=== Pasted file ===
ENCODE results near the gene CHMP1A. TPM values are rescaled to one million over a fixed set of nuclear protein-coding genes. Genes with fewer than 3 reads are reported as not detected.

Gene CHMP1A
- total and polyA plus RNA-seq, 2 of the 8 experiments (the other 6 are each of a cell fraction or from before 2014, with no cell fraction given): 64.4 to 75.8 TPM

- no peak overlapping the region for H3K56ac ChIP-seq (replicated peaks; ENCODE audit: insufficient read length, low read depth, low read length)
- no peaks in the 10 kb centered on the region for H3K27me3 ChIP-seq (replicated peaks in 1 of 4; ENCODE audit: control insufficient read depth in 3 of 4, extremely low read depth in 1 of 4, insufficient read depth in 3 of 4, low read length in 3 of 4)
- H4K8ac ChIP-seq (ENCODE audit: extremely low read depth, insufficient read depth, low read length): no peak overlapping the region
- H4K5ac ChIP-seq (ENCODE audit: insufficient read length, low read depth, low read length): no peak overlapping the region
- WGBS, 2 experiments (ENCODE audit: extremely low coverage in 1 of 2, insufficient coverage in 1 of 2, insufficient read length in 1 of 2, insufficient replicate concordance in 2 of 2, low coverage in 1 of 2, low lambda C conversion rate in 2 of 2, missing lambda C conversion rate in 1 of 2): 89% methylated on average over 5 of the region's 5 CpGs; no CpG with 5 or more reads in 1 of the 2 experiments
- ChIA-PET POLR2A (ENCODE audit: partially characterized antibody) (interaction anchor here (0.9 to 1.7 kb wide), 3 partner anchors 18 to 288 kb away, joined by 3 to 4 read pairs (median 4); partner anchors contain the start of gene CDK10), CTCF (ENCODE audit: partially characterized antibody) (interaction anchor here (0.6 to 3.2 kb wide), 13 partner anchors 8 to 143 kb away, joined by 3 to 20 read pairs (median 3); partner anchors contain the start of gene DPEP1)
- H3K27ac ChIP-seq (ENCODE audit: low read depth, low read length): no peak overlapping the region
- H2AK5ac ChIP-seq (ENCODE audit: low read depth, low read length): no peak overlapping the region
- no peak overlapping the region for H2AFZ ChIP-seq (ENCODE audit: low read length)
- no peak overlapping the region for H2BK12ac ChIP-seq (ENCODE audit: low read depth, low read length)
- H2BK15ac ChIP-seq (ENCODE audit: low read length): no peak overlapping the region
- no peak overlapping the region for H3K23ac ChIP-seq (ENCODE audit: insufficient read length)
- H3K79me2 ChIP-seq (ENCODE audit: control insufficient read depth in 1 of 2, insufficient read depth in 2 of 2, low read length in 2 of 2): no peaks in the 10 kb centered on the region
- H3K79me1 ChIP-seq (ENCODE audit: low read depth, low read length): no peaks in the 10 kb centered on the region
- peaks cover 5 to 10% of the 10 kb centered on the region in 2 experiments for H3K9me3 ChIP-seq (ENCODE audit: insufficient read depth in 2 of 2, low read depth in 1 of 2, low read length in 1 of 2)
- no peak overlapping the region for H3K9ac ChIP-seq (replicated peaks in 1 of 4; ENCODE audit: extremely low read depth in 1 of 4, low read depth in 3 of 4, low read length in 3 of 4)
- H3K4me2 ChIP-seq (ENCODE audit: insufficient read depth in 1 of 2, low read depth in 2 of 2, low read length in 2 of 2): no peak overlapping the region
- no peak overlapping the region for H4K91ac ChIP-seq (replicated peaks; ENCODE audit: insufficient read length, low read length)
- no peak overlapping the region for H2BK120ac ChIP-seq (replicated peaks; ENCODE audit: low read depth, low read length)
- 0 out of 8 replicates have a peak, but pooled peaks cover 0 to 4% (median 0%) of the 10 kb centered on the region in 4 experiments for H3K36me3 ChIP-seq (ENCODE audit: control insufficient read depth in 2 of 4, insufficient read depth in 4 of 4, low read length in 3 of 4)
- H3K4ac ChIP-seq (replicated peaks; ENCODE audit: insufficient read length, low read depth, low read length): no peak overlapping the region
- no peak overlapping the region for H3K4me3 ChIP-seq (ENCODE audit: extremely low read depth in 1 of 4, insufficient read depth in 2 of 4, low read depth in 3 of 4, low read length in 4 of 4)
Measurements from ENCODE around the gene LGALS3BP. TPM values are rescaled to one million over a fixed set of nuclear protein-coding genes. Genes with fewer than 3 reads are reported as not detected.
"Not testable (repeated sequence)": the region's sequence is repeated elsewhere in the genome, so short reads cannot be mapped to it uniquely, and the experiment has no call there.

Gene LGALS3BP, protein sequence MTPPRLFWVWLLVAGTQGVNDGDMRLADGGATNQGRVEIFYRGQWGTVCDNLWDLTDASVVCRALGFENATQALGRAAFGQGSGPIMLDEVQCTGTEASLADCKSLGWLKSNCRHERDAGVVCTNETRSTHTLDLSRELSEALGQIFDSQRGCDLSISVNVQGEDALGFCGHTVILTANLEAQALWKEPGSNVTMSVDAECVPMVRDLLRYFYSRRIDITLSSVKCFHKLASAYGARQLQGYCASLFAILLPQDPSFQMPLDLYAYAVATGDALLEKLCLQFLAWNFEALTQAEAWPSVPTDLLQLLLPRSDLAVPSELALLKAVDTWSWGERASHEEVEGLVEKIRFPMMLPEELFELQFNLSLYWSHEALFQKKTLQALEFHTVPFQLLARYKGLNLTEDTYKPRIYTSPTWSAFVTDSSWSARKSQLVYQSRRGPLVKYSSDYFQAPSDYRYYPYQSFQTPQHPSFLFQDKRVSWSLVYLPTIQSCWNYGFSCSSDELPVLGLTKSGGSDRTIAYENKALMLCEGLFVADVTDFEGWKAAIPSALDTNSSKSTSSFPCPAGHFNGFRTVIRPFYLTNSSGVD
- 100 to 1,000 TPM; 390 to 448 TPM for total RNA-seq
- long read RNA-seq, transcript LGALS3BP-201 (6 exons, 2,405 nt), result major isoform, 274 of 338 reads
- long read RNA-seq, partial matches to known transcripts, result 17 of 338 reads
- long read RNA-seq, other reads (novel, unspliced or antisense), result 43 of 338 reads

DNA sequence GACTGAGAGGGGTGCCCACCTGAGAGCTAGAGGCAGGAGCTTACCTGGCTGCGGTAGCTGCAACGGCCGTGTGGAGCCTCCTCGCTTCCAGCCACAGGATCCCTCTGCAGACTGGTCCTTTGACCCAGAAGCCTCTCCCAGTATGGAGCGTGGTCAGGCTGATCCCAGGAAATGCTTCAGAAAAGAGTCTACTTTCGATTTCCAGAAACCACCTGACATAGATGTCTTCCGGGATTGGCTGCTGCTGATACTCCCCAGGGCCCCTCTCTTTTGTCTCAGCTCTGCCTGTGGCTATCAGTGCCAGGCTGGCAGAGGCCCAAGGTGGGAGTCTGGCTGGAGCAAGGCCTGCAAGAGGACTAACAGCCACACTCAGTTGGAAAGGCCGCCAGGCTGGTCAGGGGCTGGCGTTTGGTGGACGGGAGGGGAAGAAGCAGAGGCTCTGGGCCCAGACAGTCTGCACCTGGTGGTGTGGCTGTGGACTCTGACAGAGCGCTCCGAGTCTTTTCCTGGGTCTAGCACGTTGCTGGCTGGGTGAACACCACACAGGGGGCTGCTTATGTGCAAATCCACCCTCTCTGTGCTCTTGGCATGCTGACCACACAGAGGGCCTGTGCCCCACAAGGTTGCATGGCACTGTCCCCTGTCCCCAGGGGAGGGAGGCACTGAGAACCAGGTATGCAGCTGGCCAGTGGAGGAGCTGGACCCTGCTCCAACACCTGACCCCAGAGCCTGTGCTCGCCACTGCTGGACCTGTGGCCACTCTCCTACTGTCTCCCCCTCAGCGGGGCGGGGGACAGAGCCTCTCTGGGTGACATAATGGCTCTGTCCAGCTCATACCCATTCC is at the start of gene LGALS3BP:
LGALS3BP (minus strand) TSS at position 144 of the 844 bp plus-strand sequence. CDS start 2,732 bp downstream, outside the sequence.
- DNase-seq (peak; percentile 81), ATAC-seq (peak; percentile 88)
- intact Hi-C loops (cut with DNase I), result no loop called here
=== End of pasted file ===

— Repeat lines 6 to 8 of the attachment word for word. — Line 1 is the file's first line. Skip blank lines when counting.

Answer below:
- H4K8ac ChIP-seq (ENCODE audit: extremely low read depth, insufficient read depth, low read length): no peak overlapping the region
- H4K5ac ChIP-seq (ENCODE audit: insufficient read length, low read depth, low read length): no peak overlapping the region
- WGBS, 2 experiments (ENCODE audit: extremely low coverage in 1 of 2, insufficient coverage in 1 of 2, insufficient read length in 1 of 2, insufficient replicate concordance in 2 of 2, low coverage in 1 of 2, low lambda C conversion rate in 2 of 2, missing lambda C conversion rate in 1 of 2): 89% methylated on average over 5 of the region's 5 CpGs; no CpG with 5 or more reads in 1 of the 2 experiments